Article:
Like 8
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      • Reply says:

        Some of you folks are willfully naive to believe that dark money has not been flowing into those offshore accounts.

        Do you guys really believe that all of those companies formed in the BVI are above board? Do you guys truly believe that the BVI is so special that people are running to incorporate their so called businesses here because it’s the best incorporation service they can find?

        Please, get real. Pretending that everything that occurs within the financial services industry is above board is willful ignorance.

        Ask yourself, why are these companies not incorporating their businesses in their own countries continents away on a tiny island? They have been doing for a desired purpose.

        They have been doing so because there was no transparency relative to ownership. As such they could get away with either not paying taxes in their home countries or hiding dark money.

        From it’s inception, the BVI financial services allowed companies to incorporate their businesses here without a physical presence. They built the industry on incorporation services, and collected a fee for it with little questions asked.

        A perfect vehicle for those with criminal mindsets to evade taxes or launder dark money. The lack of transparency is and was the attraction.

        Now that that lack of transparency is about to end, the attraction will be soon over.

        Time will bear out my argument. I don’t have to say another word beyond these few posts. The proof will be in the pudding.

        Keep your eyes on the number of companies incorporating in the BVI after those registrars go public. Expect a significant decline in those incorporation as soon as the lights get turn on.

        Like 7
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        • Anonymous says:

          The BVI is just one jurisdiction. There are lots of other places that do similar services each is our competition. Just because ours isn’t performing well doesn’t mean that Caymans, Seychelles, Cyprus, Bahamas and other jurisdictions aren’t doing well.

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  3. Well says:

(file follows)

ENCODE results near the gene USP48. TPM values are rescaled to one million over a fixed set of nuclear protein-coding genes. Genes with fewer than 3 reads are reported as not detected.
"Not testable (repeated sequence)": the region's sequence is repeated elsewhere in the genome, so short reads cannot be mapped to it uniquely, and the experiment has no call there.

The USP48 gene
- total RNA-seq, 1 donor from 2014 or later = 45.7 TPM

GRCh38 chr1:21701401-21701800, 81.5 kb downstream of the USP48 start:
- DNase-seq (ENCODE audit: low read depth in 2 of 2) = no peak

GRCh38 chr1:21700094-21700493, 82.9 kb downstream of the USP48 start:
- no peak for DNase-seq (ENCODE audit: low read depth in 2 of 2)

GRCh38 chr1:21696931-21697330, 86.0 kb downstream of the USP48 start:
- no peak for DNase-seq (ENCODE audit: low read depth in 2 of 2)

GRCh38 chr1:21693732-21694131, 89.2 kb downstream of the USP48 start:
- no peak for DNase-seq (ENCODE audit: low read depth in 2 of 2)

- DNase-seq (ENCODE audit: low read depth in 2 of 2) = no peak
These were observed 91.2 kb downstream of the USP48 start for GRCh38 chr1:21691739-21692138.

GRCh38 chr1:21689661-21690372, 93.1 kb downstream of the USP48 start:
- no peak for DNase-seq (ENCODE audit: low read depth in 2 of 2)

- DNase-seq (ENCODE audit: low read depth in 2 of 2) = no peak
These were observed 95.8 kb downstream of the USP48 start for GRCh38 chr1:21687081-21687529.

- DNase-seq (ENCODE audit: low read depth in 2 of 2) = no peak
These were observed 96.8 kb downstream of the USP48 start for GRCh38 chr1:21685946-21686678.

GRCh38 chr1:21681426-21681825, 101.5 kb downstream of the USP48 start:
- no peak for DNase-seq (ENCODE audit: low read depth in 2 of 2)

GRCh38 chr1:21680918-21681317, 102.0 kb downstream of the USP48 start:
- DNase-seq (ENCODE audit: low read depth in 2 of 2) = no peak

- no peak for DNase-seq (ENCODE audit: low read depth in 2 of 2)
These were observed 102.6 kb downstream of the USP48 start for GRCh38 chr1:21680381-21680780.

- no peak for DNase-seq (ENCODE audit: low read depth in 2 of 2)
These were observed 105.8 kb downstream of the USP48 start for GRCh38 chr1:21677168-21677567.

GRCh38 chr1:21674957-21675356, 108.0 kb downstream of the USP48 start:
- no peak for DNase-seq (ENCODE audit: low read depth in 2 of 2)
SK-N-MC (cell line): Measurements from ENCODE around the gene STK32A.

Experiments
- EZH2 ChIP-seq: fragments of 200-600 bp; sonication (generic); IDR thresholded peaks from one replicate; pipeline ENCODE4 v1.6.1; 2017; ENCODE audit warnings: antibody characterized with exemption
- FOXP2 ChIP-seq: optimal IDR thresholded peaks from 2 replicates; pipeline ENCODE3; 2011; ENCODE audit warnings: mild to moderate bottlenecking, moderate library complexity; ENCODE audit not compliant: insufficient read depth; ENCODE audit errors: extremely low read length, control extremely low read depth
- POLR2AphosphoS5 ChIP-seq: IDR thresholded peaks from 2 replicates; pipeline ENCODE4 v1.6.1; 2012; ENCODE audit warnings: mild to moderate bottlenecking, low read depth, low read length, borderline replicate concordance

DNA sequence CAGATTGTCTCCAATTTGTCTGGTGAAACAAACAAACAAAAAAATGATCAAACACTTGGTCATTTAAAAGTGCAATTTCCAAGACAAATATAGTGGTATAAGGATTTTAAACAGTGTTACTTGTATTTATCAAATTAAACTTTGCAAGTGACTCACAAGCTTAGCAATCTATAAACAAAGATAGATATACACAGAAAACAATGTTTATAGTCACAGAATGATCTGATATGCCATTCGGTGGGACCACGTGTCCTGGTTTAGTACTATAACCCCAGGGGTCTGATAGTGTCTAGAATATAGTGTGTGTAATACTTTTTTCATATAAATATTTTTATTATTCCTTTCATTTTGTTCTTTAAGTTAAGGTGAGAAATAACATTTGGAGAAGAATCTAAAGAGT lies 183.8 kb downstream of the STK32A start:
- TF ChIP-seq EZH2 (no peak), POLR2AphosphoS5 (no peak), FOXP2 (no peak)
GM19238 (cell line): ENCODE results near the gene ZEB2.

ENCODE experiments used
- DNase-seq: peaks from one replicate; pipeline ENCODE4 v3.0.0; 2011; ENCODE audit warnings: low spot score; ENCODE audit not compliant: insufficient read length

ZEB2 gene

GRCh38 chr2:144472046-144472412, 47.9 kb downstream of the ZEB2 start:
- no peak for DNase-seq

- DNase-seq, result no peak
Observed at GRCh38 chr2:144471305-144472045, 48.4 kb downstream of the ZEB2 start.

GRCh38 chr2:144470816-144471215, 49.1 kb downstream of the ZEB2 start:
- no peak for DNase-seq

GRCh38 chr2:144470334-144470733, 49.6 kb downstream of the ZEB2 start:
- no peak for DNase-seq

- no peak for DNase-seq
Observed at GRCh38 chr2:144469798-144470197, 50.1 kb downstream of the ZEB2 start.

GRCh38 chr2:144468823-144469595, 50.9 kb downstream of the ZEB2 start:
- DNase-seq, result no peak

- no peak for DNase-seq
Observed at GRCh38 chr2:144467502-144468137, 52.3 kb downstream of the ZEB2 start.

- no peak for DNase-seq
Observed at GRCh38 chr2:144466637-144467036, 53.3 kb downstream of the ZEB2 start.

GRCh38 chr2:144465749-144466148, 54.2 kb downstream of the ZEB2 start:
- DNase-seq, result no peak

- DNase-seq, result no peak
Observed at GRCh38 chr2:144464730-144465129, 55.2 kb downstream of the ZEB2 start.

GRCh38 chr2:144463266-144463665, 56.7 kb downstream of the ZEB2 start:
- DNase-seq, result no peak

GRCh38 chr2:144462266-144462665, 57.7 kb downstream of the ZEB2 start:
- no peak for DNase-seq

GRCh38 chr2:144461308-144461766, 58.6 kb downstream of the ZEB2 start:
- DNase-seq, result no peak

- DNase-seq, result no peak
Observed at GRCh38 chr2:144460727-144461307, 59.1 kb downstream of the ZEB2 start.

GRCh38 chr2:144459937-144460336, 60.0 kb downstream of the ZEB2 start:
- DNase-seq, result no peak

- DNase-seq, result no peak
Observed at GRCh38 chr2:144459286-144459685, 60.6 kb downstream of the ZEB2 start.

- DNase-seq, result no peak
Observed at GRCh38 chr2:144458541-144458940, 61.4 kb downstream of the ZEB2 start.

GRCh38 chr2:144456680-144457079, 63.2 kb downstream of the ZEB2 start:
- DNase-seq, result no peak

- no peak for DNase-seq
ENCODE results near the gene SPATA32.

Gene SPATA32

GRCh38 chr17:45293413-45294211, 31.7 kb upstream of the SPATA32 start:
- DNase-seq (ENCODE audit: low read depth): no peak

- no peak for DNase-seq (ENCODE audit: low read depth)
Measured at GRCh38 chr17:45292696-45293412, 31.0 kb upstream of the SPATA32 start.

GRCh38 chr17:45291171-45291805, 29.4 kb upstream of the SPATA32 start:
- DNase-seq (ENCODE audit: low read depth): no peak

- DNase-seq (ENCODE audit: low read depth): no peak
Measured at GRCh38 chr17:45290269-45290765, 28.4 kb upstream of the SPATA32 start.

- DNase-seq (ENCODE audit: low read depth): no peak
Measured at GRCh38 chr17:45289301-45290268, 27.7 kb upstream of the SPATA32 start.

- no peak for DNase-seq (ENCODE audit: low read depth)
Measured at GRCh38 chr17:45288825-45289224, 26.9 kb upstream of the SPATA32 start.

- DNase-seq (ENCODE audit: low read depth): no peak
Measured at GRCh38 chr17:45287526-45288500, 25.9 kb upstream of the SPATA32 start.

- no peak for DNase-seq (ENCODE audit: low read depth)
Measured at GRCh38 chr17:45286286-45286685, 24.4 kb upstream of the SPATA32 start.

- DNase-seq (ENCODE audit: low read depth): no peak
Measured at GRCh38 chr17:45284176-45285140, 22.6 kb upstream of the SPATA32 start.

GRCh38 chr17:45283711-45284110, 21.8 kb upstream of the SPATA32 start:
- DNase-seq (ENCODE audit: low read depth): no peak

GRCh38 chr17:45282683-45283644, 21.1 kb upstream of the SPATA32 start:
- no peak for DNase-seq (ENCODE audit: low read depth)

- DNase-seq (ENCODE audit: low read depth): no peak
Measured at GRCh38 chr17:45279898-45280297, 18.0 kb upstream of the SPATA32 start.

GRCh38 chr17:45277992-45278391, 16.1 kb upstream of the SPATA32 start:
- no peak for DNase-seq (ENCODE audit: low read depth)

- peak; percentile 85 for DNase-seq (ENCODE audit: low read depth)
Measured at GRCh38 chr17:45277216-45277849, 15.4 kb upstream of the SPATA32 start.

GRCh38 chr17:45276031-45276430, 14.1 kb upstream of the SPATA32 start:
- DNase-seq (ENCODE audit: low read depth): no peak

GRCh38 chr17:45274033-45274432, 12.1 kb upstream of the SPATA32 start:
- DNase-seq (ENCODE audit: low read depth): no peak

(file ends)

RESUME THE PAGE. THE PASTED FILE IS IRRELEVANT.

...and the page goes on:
Well this will certainly end the financial sector. Offshore corporations were created to hide the beneficial ownership. Once it’s public there is no reason to have one. Better start teaching the Belongers to put a smile on their face and some courtesy in their demeanor. The tourist is all you have left and if you destroy that sector your doomed. The dream of being a cannabis global center is pie in the sky. Technology is beyond your capability. There is nothing to keep the Territory solvent.

    Like 10
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    • Dancing Monkey w/ smile says:

      Our disadvantaged position to where we are today is an indication of our trajectory.

      “Technology is beyond your capability.”

      You smell of fear and racism.

  4. Goose cook says:

    Well look who kill the goose dat laid the golden Eggs

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  5. Clearly says:

    This is a good move but plenty more work to do.

    Like 16
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  6. @Reply says:

    Stringing along a few paragraphs doesnt make you smart. How about making all bank accounts public, would you like that? Would you like your account information publicly accessible? Also BVI is not a banking jurisdiction so not sure what dark money you are talking about. The money is stashed in the same places that are pretending to ‘fight’ money laundering etc. London/Delaware etc.

    Like 17
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    • Reply says:

      Laughable. Keep believing what u want to believe. If it helps u thru your day, I say more power to u.

      By the way, u dont have the power to deminish my intellegence. You know nothing of me. People like u, I eat for breakfast

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  7. My take says:

    While I agree with this move by the Premier and what he is fighting for with the framework, I must say that the UK is bullying small island states.

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  8. My view says:

    This can be done in a manner that protects the honest companies and avoid witch hunts. Good going Premier. Keep on it to get the framework correct to protect the innocent.

  9. FACTS says:

    The Premier is on the right track in making sure the framework adheres to the rule of law, respects Human Rights and that of children, the vulnerable and the innocent.

  10. Click says:

    I totally agree, all of the Russian dark money is been funneled through London, Delaware two of the biggest culprits Barclay’s and Dusche Bank, read the FinCen files.

  11. VI says:

    We will survive thrive and shine in the face of all those that harbor evil thoughts and designs.

  12. Decision march says:

    So what was all the marching about in 2018 Bishop Cline? Schups …

    • Delaying strategy says:

      More time and a level playing field. You have to understand leveraging strategy. Gives people more time to become familiar and better for our clients to know we fought for their confidentiality.